In the Journals

Connectivity network predicts effects of deep brain stimulation for OCD

Study findings revealed that specific connectivity profiles — which comprised fronto-thalamic streamlines in the brain — can predict clinical outcome of deep brain stimulation for obsessive-compulsive disorder.

“Although it seems certain that [deep brain stimulation] has effects on distributed brain networks, it remains highly unclear which networks are associated with clinical improvement,” Juan Carlos Baldermann, MD, from the department of psychiatry and psychotherapy, University of Cologne, Germany, and colleagues wrote in Biological Psychiatry.

The researchers examined which brain regions connected to stimulation sites affected clinical improvement effects and whether connectivity could predict outcomes in 22 patients with treatment-refractory OCD undergoing deep brain stimulation (DBS) targeting the anterior limb of the internal capsule/nucleus accumbens.

The investigators calculated stimulation-dependent “optimal” connectivity separately on 10 participants with patient-specific diffusion MRI data and on 12 additional patients using normative connectivity. In addition, they used optimal connectivity models to predict outcome in both an out-of-sample and in a leave-one-out cross-validation across the whole group. They then conducted region of interest analysis to further assess whether connectivity to specific cortical regions would explain clinical improvement.

Analysis revealed that the resulting models yielded correlation coefficients between connectivity and clinical outcome across patients with OCD.

Baldermann and colleagues repeated the same analysis across the full cohort using normative data to define a final model of “optimal connectivity. This also yielded a positive link between connectivity and clinical outcome in areas involving the medial prefrontal cortex and the bilateral lateral prefrontal cortex. Results from a leave-one-out cross-validation further confirmed the model for predicting individual outcomes (r = 0.63; P < .001).

Region of interest analysis of normative connectome data from the whole sample demonstrated a link between clinical improvement and connectivity to the right middle frontal gyrus (r = 0.602; P = .002), according to the results.

“In our sample, increased connectivity of stimulation sites to this fronto-striato-thalamic pathway predicted a large amount of variance in clinical symptom alleviation after one year,” the researchers wrote. “After further validation, these beneficial connectivity patterns may help to guide both stereotactic surgery and DBS programming, in the future. Furthermore, our results may have implications for both cortical and subcortical — and both invasive and noninvasive — neuromodulation protocols.” – by Savannah Demko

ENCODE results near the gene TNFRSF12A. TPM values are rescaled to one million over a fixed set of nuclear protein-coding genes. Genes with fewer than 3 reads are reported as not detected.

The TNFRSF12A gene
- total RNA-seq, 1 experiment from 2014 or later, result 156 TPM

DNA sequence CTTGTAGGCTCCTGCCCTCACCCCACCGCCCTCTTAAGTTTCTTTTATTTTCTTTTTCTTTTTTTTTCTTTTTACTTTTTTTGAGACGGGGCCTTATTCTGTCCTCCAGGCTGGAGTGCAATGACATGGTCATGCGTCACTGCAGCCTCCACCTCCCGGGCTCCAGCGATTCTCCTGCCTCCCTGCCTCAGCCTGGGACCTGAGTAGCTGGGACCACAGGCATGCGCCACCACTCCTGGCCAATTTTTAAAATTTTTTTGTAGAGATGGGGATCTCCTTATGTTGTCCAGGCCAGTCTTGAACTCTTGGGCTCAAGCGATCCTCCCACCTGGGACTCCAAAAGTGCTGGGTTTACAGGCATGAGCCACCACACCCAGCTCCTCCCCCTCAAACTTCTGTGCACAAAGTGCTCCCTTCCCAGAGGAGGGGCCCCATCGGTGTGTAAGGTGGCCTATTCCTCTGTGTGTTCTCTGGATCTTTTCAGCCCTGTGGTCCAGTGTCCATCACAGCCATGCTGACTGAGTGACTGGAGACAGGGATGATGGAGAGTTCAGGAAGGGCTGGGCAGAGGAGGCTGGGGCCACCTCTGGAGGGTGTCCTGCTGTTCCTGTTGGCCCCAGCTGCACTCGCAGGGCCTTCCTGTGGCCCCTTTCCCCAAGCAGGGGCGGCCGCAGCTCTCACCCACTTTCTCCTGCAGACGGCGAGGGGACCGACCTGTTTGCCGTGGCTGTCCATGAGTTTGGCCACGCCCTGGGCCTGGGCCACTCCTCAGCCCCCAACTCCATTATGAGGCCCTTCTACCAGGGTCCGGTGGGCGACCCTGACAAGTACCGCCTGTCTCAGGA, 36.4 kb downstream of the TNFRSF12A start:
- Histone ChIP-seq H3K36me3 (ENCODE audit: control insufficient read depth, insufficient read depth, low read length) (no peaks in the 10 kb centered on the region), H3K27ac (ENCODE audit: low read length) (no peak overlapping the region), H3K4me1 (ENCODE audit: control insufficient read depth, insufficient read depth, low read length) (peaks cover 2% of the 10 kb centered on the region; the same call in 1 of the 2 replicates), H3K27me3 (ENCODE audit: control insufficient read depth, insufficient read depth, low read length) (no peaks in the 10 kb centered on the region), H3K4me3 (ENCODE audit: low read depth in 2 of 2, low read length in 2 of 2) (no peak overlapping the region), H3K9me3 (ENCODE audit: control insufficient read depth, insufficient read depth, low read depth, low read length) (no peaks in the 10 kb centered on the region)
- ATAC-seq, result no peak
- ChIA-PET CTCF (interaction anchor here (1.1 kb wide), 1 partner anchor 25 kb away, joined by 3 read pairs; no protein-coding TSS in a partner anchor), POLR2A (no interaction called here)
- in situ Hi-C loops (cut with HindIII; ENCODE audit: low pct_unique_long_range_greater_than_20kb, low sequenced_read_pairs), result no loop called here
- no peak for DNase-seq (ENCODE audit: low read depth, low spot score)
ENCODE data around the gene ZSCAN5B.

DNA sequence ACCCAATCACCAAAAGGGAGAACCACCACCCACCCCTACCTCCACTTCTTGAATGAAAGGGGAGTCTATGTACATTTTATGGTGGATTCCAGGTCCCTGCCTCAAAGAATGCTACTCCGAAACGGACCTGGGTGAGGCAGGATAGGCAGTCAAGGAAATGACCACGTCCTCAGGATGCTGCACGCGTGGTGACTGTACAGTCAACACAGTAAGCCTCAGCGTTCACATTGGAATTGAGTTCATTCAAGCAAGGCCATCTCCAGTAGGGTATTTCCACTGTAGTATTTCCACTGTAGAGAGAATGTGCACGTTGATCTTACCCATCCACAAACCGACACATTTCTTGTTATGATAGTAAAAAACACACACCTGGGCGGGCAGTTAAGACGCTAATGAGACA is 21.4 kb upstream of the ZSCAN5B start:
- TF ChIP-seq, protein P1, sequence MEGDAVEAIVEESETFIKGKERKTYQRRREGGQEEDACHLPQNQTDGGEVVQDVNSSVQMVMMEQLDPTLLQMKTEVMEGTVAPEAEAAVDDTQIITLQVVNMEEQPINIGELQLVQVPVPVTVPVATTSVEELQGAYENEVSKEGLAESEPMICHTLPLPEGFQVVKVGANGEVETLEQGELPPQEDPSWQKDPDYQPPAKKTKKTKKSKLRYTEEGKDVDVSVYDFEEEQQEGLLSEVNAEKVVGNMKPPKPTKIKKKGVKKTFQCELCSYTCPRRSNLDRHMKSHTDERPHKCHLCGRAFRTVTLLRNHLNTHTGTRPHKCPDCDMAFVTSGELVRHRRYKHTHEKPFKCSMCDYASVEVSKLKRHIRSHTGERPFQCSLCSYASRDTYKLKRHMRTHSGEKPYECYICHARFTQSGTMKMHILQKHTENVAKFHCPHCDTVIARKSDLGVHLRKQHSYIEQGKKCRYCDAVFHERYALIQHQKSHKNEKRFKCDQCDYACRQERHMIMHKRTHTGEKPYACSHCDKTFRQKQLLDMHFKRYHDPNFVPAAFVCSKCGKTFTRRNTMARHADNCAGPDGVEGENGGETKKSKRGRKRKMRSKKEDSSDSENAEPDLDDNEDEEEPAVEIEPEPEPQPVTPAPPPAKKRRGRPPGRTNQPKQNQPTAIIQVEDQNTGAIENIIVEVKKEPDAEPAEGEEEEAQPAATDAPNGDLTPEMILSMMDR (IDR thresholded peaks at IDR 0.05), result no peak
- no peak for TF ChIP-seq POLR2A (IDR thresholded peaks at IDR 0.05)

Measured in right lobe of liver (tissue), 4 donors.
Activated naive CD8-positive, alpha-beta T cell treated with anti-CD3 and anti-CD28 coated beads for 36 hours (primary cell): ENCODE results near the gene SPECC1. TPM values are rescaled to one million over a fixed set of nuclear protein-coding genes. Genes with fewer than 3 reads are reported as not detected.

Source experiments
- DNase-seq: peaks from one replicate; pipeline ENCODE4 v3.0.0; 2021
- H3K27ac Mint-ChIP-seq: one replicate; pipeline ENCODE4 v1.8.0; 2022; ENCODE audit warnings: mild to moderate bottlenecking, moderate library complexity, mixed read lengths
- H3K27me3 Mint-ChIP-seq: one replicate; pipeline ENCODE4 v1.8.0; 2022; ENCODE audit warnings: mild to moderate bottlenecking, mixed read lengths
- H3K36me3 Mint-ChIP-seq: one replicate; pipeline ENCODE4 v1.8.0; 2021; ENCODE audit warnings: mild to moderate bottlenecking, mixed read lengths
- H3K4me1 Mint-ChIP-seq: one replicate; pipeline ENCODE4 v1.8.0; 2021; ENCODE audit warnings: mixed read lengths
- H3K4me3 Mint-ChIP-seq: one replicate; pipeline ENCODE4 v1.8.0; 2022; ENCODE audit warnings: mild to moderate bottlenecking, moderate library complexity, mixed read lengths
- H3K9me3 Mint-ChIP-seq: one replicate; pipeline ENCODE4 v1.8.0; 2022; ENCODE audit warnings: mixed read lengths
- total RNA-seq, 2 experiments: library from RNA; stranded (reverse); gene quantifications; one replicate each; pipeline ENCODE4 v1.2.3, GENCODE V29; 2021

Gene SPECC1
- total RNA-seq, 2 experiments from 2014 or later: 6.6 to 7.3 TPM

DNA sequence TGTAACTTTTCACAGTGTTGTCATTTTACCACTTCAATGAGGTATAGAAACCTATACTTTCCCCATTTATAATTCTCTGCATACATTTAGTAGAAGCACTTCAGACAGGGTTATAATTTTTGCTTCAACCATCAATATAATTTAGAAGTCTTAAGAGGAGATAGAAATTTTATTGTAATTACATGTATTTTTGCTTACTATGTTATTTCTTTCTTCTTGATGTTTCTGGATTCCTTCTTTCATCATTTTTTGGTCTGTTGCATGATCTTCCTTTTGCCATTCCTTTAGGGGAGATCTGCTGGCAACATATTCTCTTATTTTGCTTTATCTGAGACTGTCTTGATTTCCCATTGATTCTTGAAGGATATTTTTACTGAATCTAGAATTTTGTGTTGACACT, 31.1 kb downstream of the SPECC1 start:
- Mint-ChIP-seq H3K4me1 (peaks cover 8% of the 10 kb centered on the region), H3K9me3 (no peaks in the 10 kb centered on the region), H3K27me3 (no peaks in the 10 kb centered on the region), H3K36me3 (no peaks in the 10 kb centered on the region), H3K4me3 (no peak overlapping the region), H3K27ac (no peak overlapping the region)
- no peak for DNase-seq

Disclosure: Baldermann reports no relevant financial disclosures. Please see the study for all other authors’ relevant financial disclosures.

Study findings revealed that specific connectivity profiles — which comprised fronto-thalamic streamlines in the brain — can predict clinical outcome of deep brain stimulation for obsessive-compulsive disorder.

“Although it seems certain that [deep brain stimulation] has effects on distributed brain networks, it remains highly unclear which networks are associated with clinical improvement,” Juan Carlos Baldermann, MD, from the department of psychiatry and psychotherapy, University of Cologne, Germany, and colleagues wrote in Biological Psychiatry.

The researchers examined which brain regions connected to stimulation sites affected clinical improvement effects and whether connectivity could predict outcomes in 22 patients with treatment-refractory OCD undergoing deep brain stimulation (DBS) targeting the anterior limb of the internal capsule/nucleus accumbens.

The investigators calculated stimulation-dependent “optimal” connectivity separately on 10 participants with patient-specific diffusion MRI data and on 12 additional patients using normative connectivity. In addition, they used optimal connectivity models to predict outcome in both an out-of-sample and in a leave-one-out cross-validation across the whole group. They then conducted region of interest analysis to further assess whether connectivity to specific cortical regions would explain clinical improvement.

Analysis revealed that the resulting models yielded correlation coefficients between connectivity and clinical outcome across patients with OCD.

Baldermann and colleagues repeated the same analysis across the full cohort using normative data to define a final model of “optimal connectivity. This also yielded a positive link between connectivity and clinical outcome in areas involving the medial prefrontal cortex and the bilateral lateral prefrontal cortex. Results from a leave-one-out cross-validation further confirmed the model for predicting individual outcomes (r = 0.63; P < .001).

Region of interest analysis of normative connectome data from the whole sample demonstrated a link between clinical improvement and connectivity to the right middle frontal gyrus (r = 0.602; P = .002), according to the results.

“In our sample, increased connectivity of stimulation sites to this fronto-striato-thalamic pathway predicted a large amount of variance in clinical symptom alleviation after one year,” the researchers wrote. “After further validation, these beneficial connectivity patterns may help to guide both stereotactic surgery and DBS programming, in the future. Furthermore, our results may have implications for both cortical and subcortical — and both invasive and noninvasive — neuromodulation protocols.” – by Savannah Demko

Disclosure: Baldermann reports no relevant financial disclosures. Please see the study for all other authors’ relevant financial disclosures.